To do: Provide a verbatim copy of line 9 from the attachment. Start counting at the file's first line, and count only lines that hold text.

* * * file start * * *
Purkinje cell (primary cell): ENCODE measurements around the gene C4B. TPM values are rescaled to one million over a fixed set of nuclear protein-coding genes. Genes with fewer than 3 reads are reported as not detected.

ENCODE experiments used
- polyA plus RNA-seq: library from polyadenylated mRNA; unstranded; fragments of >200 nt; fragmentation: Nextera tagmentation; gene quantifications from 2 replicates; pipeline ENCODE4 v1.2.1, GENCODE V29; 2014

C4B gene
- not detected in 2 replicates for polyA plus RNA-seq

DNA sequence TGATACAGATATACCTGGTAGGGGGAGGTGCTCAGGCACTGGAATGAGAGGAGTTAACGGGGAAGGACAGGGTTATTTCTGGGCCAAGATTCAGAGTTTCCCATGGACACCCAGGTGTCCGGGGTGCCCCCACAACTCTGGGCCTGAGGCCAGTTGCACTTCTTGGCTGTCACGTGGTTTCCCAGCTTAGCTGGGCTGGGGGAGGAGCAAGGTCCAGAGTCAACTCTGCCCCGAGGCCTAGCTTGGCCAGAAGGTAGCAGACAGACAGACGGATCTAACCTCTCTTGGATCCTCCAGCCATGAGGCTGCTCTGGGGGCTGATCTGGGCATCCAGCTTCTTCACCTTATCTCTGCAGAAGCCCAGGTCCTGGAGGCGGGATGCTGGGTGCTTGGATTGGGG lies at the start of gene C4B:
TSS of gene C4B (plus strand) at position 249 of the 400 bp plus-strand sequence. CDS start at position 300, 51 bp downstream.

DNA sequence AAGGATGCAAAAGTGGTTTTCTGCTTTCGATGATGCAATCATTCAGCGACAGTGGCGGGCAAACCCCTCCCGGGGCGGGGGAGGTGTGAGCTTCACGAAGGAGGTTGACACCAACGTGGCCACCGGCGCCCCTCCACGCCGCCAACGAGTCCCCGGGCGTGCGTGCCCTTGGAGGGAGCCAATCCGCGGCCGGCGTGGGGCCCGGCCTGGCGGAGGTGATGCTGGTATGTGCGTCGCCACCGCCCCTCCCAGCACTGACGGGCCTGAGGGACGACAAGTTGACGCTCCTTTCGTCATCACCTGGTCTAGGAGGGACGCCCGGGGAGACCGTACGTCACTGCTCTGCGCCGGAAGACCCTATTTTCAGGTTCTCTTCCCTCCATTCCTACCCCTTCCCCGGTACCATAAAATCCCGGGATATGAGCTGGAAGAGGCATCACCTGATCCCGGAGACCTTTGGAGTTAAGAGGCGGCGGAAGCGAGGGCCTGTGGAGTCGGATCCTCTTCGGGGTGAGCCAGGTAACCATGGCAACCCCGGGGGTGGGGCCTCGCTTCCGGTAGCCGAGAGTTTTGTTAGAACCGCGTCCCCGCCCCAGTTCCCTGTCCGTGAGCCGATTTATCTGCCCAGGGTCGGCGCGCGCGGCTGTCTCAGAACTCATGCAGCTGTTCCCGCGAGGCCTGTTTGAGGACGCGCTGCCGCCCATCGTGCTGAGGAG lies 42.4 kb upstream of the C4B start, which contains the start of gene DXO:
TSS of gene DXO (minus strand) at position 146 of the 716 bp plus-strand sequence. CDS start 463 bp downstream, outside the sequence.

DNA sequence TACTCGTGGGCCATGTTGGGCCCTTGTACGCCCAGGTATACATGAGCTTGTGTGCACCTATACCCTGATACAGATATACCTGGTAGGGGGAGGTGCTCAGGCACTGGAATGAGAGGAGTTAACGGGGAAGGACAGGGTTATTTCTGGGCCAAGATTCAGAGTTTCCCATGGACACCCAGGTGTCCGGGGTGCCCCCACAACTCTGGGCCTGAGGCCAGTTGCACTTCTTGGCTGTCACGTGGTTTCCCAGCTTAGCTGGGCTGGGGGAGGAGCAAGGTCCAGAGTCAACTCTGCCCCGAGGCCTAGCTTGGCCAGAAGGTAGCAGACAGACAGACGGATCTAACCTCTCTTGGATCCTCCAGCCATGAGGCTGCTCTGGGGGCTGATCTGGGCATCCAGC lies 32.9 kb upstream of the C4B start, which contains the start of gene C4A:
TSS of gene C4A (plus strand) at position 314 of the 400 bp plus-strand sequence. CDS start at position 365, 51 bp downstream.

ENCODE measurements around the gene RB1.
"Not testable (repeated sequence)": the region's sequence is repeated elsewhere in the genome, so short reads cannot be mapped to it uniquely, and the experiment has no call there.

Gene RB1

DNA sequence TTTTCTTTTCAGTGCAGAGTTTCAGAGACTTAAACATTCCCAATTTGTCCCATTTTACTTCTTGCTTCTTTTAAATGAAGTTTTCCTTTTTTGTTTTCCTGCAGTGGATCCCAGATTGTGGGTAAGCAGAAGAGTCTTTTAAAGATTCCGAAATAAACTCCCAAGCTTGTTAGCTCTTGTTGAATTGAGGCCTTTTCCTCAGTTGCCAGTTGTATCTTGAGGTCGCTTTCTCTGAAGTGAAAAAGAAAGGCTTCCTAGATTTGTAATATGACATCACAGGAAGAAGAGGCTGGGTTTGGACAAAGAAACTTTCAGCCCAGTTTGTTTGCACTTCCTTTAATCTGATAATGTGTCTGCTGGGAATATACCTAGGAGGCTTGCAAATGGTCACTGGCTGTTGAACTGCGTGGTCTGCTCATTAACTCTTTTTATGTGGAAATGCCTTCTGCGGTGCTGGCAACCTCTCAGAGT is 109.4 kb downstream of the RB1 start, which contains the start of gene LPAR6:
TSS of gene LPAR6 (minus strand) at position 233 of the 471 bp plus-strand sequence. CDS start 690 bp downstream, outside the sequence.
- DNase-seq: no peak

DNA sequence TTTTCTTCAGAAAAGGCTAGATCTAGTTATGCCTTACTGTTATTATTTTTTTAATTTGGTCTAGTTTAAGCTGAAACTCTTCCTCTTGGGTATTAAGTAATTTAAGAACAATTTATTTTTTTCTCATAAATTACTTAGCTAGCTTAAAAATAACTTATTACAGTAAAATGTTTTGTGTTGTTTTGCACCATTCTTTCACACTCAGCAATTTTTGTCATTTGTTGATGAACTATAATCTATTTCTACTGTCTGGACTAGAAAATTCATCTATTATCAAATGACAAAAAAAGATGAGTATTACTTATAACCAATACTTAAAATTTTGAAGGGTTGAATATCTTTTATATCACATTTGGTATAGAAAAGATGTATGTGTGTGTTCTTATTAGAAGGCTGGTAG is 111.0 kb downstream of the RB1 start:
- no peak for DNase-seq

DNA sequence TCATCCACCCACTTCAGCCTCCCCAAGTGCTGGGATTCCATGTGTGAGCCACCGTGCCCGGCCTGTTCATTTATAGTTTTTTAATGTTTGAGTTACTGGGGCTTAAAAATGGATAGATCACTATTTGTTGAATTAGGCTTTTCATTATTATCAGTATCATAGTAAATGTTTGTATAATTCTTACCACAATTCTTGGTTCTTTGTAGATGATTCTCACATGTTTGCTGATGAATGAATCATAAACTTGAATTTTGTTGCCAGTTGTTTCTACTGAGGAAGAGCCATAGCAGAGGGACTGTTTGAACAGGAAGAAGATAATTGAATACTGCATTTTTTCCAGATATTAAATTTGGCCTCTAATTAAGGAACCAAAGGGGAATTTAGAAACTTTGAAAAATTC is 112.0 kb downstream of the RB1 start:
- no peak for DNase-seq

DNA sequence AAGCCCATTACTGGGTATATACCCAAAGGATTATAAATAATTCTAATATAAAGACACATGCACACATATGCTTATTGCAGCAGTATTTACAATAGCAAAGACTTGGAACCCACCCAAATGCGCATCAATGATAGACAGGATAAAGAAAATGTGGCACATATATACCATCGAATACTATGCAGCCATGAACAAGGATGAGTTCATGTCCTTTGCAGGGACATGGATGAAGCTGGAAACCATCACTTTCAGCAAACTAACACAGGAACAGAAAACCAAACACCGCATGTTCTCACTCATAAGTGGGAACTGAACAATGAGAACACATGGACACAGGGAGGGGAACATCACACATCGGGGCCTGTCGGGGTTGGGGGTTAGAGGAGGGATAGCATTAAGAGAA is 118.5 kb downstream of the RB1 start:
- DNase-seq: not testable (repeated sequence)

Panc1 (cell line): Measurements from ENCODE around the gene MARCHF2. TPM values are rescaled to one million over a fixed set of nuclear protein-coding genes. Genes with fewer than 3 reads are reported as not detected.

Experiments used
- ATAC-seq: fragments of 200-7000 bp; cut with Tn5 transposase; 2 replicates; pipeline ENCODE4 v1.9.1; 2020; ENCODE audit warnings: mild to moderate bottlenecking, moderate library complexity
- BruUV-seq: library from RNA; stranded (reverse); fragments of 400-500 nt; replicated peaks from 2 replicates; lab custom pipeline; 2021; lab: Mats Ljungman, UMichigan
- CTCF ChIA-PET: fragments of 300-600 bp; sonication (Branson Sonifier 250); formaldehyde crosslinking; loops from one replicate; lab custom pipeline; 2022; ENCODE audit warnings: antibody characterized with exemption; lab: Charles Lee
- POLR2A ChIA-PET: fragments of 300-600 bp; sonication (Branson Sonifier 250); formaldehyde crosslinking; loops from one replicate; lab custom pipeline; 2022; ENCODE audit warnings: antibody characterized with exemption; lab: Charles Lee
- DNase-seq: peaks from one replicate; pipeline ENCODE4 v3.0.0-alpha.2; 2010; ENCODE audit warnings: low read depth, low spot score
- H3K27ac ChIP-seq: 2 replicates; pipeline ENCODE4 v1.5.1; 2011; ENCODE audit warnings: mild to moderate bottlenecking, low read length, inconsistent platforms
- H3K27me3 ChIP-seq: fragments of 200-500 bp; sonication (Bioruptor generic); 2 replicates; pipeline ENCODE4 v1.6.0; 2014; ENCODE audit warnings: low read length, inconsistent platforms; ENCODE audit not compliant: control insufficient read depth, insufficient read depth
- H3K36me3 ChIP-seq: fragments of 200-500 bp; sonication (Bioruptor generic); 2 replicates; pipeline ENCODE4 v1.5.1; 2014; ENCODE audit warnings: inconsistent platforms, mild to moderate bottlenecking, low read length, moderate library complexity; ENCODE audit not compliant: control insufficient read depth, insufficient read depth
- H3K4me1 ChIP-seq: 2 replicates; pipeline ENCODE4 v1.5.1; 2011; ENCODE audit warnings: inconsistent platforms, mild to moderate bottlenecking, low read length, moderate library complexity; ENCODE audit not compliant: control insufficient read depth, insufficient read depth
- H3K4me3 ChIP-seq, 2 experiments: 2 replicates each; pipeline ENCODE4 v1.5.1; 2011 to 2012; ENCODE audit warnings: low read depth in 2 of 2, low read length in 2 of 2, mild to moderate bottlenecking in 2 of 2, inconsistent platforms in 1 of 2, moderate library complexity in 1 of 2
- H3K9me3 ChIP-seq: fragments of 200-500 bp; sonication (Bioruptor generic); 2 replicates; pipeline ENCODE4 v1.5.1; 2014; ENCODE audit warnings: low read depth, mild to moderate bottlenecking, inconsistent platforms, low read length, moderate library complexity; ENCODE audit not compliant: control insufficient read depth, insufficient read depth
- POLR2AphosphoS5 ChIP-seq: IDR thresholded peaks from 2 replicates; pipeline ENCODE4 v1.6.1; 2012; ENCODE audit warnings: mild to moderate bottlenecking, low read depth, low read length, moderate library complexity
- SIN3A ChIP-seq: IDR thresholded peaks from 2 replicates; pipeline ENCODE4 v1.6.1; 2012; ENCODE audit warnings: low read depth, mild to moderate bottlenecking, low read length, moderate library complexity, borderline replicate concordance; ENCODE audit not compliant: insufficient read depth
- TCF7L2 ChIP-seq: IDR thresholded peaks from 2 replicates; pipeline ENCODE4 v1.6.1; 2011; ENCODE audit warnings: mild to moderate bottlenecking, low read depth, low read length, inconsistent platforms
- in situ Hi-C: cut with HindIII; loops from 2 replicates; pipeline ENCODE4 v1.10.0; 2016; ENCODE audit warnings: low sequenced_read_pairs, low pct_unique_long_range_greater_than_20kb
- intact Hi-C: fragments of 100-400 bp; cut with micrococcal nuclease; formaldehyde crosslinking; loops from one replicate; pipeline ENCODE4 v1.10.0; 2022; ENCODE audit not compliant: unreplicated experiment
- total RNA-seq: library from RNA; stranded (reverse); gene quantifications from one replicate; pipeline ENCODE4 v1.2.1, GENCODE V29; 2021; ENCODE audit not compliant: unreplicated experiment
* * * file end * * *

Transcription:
TSS of gene DXO (minus strand) at position 146 of the 716 bp plus-strand sequence. CDS start 463 bp downstream, outside the sequence.